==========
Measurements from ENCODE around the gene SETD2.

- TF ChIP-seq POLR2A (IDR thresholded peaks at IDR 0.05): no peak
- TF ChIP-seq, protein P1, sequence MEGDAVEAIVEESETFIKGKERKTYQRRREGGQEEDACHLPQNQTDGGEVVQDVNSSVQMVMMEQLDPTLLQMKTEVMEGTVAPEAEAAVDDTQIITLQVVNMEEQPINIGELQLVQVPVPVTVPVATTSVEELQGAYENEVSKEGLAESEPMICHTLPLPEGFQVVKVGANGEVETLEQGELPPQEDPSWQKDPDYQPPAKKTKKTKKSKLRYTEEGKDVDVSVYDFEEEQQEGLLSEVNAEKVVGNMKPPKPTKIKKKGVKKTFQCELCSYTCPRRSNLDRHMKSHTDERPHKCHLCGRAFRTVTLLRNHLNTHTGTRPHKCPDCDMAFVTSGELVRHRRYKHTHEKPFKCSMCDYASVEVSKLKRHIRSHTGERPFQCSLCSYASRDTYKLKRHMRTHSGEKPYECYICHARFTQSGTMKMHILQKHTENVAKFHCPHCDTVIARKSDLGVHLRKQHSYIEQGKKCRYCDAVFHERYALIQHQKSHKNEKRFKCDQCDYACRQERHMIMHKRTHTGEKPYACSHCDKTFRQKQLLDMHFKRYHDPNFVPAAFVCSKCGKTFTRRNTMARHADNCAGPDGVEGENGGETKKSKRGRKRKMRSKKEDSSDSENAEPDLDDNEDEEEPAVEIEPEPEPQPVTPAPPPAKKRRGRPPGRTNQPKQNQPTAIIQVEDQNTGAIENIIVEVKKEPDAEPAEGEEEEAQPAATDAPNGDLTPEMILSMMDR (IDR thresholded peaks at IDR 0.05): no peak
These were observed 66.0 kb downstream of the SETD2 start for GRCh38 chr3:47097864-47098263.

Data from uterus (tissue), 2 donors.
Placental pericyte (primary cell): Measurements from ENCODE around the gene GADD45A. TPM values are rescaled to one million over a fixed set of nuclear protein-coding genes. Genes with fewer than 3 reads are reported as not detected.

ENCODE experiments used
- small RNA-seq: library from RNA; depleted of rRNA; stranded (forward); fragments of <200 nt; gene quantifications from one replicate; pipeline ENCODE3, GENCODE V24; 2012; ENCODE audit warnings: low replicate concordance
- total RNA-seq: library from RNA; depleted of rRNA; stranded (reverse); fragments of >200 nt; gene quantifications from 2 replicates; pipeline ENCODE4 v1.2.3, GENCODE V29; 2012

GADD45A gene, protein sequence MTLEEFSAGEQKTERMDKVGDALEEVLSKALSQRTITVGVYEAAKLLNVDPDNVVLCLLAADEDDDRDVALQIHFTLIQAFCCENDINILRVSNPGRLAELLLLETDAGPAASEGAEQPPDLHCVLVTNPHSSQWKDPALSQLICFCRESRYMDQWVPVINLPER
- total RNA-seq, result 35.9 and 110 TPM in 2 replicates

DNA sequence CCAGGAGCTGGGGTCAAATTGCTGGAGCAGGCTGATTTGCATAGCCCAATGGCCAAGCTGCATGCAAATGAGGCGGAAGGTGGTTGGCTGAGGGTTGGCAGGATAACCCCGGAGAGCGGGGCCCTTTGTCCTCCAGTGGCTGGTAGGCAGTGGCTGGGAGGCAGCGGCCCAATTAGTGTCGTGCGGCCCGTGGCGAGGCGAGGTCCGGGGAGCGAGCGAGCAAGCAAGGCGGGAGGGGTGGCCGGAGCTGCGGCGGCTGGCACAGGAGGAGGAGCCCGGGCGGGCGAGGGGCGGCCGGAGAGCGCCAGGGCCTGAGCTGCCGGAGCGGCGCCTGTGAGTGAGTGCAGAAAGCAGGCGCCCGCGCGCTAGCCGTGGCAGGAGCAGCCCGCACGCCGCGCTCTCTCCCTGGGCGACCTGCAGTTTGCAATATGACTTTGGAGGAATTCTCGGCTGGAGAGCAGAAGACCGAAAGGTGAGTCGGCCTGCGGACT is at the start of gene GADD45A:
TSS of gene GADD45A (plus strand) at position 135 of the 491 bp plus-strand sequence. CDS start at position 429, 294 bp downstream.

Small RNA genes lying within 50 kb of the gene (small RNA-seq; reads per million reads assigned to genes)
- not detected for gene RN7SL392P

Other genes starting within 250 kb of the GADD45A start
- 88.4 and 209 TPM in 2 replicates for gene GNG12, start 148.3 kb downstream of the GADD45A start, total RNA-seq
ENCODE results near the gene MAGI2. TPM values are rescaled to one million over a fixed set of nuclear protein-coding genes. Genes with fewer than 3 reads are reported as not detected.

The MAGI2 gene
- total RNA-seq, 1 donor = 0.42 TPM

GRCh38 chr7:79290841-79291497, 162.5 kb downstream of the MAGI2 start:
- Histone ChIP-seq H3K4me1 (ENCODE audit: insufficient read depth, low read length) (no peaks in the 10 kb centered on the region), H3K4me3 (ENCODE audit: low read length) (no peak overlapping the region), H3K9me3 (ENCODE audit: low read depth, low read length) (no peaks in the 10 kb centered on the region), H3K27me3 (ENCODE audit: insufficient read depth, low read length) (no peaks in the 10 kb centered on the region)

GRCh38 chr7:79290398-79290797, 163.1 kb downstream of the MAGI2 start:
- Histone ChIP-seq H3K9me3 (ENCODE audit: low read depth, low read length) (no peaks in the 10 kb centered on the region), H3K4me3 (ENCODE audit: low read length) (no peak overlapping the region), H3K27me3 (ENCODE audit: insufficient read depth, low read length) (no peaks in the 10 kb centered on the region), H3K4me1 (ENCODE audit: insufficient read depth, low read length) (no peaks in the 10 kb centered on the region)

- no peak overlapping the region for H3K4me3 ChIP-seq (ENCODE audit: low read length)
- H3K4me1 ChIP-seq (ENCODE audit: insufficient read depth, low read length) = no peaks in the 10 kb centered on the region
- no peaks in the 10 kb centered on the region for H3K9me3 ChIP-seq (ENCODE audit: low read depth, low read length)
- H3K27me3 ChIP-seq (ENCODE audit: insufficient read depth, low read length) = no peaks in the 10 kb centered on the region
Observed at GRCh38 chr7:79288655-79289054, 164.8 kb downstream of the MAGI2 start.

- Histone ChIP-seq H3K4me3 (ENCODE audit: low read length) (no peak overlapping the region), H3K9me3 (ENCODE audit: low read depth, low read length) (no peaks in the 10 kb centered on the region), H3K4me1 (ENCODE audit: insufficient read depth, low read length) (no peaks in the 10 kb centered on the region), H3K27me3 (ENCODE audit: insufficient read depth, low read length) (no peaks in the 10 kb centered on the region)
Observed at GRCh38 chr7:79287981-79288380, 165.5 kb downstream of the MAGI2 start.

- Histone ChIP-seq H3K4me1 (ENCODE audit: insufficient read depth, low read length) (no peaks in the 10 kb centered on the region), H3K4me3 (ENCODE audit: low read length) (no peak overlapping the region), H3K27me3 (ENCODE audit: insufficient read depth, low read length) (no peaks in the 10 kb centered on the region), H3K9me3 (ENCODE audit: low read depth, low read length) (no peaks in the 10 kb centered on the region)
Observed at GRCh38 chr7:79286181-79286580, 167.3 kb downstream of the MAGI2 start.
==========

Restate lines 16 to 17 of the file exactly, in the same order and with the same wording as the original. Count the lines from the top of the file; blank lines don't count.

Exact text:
Other genes starting within 250 kb of the GADD45A start
- 88.4 and 209 TPM in 2 replicates for gene GNG12, start 148.3 kb downstream of the GADD45A start, total RNA-seq